BOSTON — The protein GP88 makes an excellent diagnostic for identifying tumors unresponsive to tamoxifen, while an anti-GP88 antibody shows promise as an anti-cancer therapeutic. This information raises the possibility of a promising theranostic, Ginette Serrero, president and chef scientific officer of A&G Pharmaceutical, said during the IBC Biomarker Pipeline conference, held here this week
Serrero's company is currently arranging to meet with the US Food and Drug Administration to discuss applying A&G's GP88 protein for FDA clearance as a biopsy-staining diagnostic, Serrero told Pharmacogenomics Reporter.
Two later products will measure serum, and screen more rapidly, she said. Once the diagnostic, called CancAlert, is on the market, it will produce demand for a second monoclonal anti-GP88 antibody that functions as a therapeutic, inhibiting GP88 function, Serrero said.
A&G's research is financed by its rapid, custom monoclonal antibody-manufacturing services, which cater to "large pharma," said Serrero.
More than $5 billion is spent on diagnostics for breast cancer in the United States annually, Serrero said during her presentation. One in seven women in the country is eventually diagnosed with breast cancer, but there is no systemic screen to detect the disease, and recurrence is usually detected by self-examination, she said.
If the disease is caught in its early stages, 97 percent of patients survive at least five years, compared to 21 percent for those who detect a tumor during the distant stage, she added.
While GP88 — known as autocrine growth factor — is needed by breast cancer cells, it is not produced or required by normal cells, said Serrero. According to A&G data presented at the conference, the protein is overexpressed in about 80 percent of breast cancer cells, compared to Her2, which is overexpressed in approximately 25 percent of these tumor cells.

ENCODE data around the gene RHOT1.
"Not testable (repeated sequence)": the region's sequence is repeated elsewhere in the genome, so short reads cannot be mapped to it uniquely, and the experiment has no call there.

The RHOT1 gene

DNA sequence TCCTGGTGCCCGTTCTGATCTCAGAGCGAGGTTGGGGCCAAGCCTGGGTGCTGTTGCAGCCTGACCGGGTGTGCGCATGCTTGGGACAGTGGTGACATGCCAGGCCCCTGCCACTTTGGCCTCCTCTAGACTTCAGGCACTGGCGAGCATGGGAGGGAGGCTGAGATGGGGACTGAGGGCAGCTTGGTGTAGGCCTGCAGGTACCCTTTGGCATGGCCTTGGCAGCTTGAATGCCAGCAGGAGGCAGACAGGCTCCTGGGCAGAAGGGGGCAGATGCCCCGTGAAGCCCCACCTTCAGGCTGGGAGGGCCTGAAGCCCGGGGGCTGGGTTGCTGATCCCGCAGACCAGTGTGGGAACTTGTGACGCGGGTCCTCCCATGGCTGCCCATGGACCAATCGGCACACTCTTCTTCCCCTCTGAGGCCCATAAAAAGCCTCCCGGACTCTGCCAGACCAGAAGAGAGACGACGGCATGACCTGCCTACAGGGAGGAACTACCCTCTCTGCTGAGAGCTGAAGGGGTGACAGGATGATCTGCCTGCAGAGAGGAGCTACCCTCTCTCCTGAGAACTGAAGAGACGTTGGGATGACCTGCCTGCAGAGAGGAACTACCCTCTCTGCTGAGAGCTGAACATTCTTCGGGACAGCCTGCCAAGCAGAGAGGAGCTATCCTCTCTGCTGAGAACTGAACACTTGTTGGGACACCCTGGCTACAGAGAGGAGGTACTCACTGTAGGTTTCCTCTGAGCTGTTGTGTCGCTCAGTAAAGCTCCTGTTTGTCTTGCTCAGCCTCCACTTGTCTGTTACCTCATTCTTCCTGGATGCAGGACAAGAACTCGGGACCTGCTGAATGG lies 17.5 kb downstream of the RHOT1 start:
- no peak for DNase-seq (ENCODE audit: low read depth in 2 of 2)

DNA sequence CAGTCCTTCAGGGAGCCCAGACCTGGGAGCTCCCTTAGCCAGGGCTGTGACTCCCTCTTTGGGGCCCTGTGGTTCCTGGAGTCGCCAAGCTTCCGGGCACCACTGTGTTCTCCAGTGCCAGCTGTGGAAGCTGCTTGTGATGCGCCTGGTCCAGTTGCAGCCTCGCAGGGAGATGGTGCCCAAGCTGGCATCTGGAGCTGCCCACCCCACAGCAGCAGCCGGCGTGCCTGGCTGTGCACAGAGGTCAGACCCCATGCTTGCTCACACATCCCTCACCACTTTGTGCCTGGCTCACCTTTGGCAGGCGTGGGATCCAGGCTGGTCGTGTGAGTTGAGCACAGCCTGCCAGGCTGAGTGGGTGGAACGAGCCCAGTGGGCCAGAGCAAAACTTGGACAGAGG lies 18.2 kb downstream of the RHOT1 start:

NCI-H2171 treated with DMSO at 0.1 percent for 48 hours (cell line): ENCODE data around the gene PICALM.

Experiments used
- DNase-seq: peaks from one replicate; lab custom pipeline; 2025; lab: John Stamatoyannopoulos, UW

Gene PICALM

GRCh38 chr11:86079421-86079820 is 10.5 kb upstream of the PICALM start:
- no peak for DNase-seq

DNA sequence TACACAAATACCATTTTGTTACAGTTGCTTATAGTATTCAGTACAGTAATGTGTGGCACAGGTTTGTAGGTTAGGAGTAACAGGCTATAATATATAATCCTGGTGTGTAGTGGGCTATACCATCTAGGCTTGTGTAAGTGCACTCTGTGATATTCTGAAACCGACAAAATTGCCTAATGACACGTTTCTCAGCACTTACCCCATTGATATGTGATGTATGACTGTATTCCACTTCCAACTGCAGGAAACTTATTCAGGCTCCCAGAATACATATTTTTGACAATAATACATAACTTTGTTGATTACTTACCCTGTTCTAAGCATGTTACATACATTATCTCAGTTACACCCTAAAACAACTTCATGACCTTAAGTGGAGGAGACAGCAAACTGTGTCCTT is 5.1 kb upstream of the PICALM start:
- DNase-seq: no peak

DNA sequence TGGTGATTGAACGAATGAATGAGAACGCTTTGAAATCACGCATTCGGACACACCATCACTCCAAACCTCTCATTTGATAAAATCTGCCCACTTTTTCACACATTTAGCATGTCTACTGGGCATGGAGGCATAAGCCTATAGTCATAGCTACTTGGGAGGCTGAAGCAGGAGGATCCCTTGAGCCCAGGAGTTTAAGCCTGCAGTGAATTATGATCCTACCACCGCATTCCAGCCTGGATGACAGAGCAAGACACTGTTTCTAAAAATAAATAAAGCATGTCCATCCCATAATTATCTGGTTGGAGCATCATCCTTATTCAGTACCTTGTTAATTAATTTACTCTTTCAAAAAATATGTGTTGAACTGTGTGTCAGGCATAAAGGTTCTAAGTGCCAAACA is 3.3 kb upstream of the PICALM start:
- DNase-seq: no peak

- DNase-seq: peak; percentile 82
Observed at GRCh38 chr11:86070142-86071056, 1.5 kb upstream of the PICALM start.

In expression studies, A&G showed that an increase in GP88 tumor mRNA and secreted GP88 protein corresponded to increasing tumorogenicity, while inhibiting the gene with antisense RNA decreased the number and spread of tumors in nude mice.
But interestingly, GP88 overexpression seems tied directly to tamoxifen resistance — as compared to low-GP88 cells, cells overexpressing the protein grow nearly unimpeded while under treatment with the drug, said Serrero. "Does GP88 play a role in tamoxifen resistance? The answer is yes," she said. Not only are cells overexpressing GP88 more resistant to tamoxifen, they also show resistance to Herceptin and doxorubicin, she added.
A&G's first diagnostic product will be a GP88 biopsy staining kit that "predicts response to existing therapy," and can improve patient stratification, Serrero said. Her data for a group of 124 patients show a significant increase in GP88 as patient prognosis declines, raising the possibility that patients with high GP88 should receive more aggressive treatment, she said. The company's second diagnostic tests serum for an elevated level of GP88, which correlates closely with disease recurrence, Serrero said.
Ultimately, the company hopes its kits can be used as a regular part of the cancer-patient decision tree. Patients showing low GP88 can be treated with tamoxifen or Herceptin, depending on the results of an estrogen receptor test or a HercepTest, respectively. Should A&G's test reveal high levels of GP88, patients will be shunted toward chemotherapy, anti-GP88 therapy, or radiation treatment, according to the company's model.